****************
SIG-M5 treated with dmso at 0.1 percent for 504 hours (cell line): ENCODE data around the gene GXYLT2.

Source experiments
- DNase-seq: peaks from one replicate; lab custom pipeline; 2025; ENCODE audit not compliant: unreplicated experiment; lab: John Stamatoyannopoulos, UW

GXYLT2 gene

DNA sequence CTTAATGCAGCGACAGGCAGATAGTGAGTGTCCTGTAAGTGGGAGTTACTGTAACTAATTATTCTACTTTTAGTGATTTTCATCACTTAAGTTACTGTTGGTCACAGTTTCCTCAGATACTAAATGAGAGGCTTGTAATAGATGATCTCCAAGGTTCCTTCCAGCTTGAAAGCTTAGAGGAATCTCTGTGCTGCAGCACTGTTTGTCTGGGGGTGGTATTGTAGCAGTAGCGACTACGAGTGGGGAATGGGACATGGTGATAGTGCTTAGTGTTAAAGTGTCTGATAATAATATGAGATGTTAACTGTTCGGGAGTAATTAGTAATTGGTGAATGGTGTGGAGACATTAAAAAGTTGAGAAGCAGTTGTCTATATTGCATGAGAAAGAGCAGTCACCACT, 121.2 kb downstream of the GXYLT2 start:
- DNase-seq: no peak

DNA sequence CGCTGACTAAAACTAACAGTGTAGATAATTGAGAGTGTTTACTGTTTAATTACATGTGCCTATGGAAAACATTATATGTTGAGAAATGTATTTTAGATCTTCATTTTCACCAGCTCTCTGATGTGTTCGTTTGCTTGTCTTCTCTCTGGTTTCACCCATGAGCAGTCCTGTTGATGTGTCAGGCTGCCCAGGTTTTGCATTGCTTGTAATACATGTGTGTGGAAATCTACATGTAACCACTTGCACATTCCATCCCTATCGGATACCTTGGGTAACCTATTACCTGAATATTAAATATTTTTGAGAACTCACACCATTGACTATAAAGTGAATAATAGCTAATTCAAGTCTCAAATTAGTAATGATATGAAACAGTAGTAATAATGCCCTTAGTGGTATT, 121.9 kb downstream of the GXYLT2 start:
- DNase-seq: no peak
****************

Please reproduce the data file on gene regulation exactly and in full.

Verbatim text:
SIG-M5 treated with dmso at 0.1 percent for 504 hours (cell line): ENCODE data around the gene GXYLT2.

Source experiments
- DNase-seq: peaks from one replicate; lab custom pipeline; 2025; ENCODE audit not compliant: unreplicated experiment; lab: John Stamatoyannopoulos, UW

GXYLT2 gene

DNA sequence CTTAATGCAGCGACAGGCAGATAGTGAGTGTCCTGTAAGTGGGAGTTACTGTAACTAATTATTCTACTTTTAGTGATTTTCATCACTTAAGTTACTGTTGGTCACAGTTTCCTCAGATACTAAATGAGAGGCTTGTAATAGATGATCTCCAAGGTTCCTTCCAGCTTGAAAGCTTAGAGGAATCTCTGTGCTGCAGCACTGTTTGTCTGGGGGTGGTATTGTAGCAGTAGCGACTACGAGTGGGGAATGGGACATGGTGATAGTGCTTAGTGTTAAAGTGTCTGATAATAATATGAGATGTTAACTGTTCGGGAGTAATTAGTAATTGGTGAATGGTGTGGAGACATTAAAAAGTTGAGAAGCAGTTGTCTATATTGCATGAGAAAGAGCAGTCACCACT, 121.2 kb downstream of the GXYLT2 start:
- DNase-seq: no peak

DNA sequence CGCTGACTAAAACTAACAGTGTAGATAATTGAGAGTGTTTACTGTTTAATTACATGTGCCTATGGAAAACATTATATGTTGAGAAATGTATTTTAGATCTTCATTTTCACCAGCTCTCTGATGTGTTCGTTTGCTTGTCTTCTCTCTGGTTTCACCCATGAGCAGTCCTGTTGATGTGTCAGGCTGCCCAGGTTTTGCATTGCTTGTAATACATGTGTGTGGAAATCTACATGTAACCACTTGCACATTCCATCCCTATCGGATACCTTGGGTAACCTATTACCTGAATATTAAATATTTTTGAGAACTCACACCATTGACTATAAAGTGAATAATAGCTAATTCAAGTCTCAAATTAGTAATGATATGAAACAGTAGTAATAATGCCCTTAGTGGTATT, 121.9 kb downstream of the GXYLT2 start:
- DNase-seq: no peak